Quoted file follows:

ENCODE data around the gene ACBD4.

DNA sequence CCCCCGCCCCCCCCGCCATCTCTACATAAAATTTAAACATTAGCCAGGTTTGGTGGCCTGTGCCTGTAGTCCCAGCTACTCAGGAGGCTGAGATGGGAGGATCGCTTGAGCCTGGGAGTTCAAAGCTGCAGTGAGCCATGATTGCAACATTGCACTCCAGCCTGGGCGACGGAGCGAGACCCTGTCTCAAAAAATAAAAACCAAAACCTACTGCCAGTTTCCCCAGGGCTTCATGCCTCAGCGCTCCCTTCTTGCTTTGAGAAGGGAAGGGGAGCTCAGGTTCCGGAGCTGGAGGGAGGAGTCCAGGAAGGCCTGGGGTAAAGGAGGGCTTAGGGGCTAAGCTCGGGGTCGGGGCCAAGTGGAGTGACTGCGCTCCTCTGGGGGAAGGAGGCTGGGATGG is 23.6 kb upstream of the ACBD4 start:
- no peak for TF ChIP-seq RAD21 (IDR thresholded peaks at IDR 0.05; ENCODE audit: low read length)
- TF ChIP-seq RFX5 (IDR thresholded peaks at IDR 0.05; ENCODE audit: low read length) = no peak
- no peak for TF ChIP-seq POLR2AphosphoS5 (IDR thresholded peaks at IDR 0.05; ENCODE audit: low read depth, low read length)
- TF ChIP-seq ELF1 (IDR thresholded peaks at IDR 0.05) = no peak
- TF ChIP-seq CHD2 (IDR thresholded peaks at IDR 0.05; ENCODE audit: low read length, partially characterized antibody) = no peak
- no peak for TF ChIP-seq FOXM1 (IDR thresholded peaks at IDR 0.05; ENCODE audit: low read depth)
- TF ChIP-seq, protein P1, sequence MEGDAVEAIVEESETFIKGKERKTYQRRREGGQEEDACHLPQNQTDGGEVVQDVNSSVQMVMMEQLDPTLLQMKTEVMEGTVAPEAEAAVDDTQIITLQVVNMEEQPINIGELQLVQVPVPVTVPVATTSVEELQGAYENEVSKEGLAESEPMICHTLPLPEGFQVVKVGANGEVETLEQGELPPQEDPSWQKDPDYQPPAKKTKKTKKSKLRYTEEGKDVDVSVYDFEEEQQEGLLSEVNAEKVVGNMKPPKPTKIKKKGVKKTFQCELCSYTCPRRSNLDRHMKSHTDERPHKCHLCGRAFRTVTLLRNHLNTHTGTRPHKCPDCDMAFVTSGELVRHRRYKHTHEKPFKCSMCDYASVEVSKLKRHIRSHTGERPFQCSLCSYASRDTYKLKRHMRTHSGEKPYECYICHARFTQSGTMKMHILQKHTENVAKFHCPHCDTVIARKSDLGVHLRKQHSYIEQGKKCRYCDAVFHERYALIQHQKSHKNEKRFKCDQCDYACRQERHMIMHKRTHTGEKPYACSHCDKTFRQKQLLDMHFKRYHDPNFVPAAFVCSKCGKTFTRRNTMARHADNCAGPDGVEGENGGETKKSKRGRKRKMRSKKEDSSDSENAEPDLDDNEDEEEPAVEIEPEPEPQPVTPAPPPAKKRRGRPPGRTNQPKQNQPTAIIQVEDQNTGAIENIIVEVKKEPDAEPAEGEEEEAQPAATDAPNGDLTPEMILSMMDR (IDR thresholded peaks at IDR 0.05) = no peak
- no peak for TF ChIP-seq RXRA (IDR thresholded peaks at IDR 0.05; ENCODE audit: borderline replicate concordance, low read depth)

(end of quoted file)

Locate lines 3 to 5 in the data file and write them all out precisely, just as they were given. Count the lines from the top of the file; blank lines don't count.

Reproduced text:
- no peak for TF ChIP-seq RAD21 (IDR thresholded peaks at IDR 0.05; ENCODE audit: low read length)
- TF ChIP-seq RFX5 (IDR thresholded peaks at IDR 0.05; ENCODE audit: low read length) = no peak
- no peak for TF ChIP-seq POLR2AphosphoS5 (IDR thresholded peaks at IDR 0.05; ENCODE audit: low read depth, low read length)